Facebook, the booming social network company, is quietly creating a technology that would let advertisers target Facebook users based on the “massive amounts of information people reveal” about themselves, according to a story in today’s WSJ.
The new ad plan, reportedly being led by Matt Cohler (pictured top), vice president of strategy and business operations, and Chamath Palihapitiya (pictured below), vice president of product marketing and operations, may produce some serious concerns among some of Facebook’s partners.
Advertisers placing ads on your profile page will have access not only to your age, gender and location, as they do now, but also on details such as favorite activities and preferred music, according to the piece. They wouldn’t have access to your name however — and thereby have no way to target you as as an individual. Rather, Facebook would let advertisers target groups with similar characteristics.
But the biggest bombshell of the piece is this line: “In addition, the ads would show up on Facebook pages that feature services provided by other companies, one person says.” If true, this suggests Facebook wants to advertise on pages controlled by third-party developers on Facebook’s “platform.” This could be a slap in the face to those parties because Facebook had previously said it would let them make money by running their own advertisements. However, the sourcing and wording of the article on this matter is vague. It’s quite possible that Facebook may let third-parties access the technology, and agree to some sort of revenue share, letting all parties win. It’s all speculation at this point.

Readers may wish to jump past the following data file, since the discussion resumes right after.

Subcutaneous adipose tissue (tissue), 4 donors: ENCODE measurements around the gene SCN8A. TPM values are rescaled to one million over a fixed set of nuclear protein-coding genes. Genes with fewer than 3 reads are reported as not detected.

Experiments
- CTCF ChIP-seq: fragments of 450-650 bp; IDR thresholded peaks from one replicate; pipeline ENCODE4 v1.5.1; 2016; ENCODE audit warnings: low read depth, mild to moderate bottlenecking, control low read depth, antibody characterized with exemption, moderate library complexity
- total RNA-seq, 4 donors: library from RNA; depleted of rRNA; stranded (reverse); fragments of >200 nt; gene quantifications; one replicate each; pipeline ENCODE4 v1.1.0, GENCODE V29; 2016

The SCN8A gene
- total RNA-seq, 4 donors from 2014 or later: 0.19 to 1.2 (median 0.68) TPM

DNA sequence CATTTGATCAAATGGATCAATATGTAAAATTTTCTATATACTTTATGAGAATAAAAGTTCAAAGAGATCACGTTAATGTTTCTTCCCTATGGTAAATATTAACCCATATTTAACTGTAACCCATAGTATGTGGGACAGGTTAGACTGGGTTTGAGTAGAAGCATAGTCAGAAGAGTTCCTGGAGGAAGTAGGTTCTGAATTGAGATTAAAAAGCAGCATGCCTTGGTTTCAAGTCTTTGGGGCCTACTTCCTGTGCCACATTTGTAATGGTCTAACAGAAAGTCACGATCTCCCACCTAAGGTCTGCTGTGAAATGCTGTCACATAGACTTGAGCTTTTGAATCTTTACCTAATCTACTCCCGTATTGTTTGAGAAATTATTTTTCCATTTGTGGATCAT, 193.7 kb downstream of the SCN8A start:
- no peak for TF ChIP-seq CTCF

A Facebook spokesperson declined to comment for the article. Worth noting is that numerous companies have launched their own ad networks to run on Facebook’s third-party applications (these companies include Lookery, RockYou and VideoEgg). Microsoft, which has a large deal with Facebook to run its own ads, may have its own concerns about the program. The advertising rates advertisers are getting on Facebook is being highly debated. Some reports suggest rates are as high as $10 CPM in some cases. However, a source told us recently that Microsoft is losing money on every ad it serves on Facebook. We ran this by Facebook two weeks ago, but a spokesperson declined to comment on rates, saying only that the relationship with Microsoft was strong. Microsoft recently extended its partnership with Facebook, suggesting things can’t be too bad, or even that Microsoft itself may be in on the ad targeting plan being developed. Again, we don’t know.
VentureBeatVentureBeat's mission is to be a digital town square for technical decision-makers to gain knowledge about transformative technology and transact. Our site delivers essential information on data technologies and strategies to guide you as you lead your organizations. We invite you to become a member of our community, to access:
- up-to-date information on the subjects of interest to you
- our newsletters
- gated thought-leader content and discounted access to our prized events, such as Transform 2021: Learn More
- networking features, and more